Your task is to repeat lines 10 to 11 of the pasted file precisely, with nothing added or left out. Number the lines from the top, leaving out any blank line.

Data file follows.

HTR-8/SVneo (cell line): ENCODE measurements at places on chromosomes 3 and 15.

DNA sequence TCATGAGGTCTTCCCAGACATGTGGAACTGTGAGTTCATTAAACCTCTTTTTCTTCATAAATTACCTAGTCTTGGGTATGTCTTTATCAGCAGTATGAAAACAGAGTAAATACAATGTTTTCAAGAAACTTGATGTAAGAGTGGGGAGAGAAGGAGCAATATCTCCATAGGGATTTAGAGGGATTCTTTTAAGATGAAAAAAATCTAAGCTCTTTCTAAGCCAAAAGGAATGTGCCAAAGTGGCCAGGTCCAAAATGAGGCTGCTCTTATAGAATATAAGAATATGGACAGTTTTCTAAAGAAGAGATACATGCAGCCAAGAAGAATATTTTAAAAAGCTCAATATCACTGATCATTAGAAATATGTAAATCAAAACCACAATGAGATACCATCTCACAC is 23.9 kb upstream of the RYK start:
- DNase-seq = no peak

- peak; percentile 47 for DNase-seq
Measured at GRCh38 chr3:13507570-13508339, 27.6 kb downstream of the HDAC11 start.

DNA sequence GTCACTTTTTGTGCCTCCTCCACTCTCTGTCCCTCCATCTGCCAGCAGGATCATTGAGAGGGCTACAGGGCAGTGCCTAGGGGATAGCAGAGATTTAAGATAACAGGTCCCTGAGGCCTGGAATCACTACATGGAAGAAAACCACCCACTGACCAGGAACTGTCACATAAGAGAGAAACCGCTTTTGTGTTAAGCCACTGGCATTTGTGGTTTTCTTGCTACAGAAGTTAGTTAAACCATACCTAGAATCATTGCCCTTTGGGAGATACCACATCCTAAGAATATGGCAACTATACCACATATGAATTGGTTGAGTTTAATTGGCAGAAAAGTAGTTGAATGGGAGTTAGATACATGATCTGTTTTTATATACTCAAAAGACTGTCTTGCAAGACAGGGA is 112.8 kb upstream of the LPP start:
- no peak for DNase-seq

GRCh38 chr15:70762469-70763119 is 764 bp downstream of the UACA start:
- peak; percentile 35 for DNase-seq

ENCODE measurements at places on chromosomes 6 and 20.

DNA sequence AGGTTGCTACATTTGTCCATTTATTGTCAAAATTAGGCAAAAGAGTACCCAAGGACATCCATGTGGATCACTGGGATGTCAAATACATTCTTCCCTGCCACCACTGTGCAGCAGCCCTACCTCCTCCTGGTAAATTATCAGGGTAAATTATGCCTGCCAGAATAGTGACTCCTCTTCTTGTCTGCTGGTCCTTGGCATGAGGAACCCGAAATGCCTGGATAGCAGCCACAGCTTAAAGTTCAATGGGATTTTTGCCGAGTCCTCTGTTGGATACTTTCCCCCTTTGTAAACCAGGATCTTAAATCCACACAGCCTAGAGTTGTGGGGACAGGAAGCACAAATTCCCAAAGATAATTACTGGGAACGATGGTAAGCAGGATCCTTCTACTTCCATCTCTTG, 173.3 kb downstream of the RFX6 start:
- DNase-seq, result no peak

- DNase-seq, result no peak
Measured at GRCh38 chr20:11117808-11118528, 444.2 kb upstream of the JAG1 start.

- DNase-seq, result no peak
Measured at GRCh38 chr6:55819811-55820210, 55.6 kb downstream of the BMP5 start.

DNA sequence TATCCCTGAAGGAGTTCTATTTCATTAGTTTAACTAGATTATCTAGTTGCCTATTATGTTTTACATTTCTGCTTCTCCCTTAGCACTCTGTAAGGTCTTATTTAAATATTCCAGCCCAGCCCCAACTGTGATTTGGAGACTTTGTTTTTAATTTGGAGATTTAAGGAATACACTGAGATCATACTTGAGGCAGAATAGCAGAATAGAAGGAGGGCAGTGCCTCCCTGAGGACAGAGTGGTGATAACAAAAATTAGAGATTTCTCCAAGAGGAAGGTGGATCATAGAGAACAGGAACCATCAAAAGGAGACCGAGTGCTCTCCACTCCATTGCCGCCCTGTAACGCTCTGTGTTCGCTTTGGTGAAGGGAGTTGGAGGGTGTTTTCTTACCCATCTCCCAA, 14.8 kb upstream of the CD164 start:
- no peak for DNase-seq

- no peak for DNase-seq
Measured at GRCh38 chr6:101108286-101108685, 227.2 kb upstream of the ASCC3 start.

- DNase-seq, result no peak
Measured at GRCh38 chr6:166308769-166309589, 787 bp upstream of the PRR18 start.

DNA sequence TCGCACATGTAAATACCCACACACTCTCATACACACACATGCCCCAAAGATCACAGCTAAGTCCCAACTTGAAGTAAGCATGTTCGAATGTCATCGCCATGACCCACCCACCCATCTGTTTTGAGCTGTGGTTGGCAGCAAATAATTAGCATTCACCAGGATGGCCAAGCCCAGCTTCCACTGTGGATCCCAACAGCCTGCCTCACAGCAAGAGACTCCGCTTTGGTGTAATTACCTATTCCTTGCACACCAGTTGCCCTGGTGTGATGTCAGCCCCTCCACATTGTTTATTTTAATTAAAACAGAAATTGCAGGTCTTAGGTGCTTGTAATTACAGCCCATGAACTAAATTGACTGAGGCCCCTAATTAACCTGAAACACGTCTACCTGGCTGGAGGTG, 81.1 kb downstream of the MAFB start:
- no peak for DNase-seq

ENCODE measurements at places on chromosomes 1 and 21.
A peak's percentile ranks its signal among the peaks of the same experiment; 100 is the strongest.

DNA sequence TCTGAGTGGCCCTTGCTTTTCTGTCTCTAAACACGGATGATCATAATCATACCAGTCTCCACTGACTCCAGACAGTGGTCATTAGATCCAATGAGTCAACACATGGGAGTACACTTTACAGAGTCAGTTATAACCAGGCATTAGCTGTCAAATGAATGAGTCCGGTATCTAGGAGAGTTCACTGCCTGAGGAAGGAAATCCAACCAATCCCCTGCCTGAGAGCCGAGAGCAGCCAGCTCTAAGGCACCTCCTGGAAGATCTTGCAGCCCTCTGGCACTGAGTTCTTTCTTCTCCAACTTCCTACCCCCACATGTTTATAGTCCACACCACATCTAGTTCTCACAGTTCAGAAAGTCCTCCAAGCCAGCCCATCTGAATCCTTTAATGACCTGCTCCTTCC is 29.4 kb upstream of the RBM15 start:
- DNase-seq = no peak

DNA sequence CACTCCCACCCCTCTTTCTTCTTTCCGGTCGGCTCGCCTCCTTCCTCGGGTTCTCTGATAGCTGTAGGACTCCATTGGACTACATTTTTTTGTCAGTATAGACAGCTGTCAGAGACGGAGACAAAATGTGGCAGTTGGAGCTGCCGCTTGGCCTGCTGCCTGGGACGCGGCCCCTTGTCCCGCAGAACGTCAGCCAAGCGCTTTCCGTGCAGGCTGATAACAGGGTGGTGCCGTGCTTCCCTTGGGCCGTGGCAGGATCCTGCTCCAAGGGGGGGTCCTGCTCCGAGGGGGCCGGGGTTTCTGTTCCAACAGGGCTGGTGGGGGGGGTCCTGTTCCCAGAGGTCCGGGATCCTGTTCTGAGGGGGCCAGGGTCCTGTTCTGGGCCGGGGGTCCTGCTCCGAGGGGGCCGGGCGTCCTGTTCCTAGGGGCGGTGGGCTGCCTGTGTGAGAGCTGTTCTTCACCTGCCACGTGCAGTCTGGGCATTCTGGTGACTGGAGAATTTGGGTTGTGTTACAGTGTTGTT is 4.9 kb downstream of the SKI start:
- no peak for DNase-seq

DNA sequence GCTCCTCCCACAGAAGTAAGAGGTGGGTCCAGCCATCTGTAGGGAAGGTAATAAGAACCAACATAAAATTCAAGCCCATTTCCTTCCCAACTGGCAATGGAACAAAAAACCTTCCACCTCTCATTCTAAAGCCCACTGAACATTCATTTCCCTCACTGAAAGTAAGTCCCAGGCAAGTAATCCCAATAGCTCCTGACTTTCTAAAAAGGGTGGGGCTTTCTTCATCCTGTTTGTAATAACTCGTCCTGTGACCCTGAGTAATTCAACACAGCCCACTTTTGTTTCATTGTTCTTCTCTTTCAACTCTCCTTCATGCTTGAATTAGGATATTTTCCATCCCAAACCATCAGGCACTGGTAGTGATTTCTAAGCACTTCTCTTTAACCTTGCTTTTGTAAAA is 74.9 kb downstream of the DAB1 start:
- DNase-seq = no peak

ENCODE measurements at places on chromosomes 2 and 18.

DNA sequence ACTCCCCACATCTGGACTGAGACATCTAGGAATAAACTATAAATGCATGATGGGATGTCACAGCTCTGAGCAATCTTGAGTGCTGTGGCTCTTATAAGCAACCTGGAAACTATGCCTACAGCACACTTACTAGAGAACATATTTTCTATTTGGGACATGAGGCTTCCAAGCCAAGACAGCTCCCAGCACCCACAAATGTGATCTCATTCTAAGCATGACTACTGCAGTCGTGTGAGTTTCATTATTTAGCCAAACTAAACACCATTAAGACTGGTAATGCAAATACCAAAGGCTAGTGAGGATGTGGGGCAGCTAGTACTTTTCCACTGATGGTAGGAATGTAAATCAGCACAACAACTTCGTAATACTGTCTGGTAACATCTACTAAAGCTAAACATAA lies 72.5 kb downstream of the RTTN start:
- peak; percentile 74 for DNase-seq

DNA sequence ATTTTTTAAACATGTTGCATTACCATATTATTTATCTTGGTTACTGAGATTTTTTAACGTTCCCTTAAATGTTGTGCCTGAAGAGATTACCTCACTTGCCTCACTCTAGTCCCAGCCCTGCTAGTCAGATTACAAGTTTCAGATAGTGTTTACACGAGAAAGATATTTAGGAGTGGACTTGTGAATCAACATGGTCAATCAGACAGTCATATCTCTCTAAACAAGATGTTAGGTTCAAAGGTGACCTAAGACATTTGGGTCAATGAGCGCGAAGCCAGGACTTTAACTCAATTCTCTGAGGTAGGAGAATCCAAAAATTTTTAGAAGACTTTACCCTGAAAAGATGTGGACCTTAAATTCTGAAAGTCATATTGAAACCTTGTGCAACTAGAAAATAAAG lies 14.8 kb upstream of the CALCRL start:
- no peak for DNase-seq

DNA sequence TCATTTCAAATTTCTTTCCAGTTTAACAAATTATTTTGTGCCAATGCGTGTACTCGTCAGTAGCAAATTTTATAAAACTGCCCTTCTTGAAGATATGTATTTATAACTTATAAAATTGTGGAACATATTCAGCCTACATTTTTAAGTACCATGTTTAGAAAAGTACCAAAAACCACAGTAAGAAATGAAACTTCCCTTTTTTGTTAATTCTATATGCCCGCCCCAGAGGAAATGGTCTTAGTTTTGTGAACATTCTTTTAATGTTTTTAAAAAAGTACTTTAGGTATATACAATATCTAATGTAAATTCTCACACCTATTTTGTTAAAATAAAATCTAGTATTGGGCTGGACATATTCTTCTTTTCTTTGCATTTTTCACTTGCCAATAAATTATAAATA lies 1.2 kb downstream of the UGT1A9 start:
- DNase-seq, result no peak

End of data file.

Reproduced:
ENCODE measurements at places on chromosomes 6 and 20.

DNA sequence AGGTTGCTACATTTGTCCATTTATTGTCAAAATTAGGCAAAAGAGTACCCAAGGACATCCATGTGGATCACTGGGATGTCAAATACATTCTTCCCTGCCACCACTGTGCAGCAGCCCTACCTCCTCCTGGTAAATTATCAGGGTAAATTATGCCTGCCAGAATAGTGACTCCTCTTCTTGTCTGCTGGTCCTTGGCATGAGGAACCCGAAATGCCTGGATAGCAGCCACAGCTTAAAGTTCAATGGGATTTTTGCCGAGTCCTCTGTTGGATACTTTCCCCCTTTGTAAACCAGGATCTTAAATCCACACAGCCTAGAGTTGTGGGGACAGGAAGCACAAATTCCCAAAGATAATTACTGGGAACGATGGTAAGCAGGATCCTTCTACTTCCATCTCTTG, 173.3 kb downstream of the RFX6 start: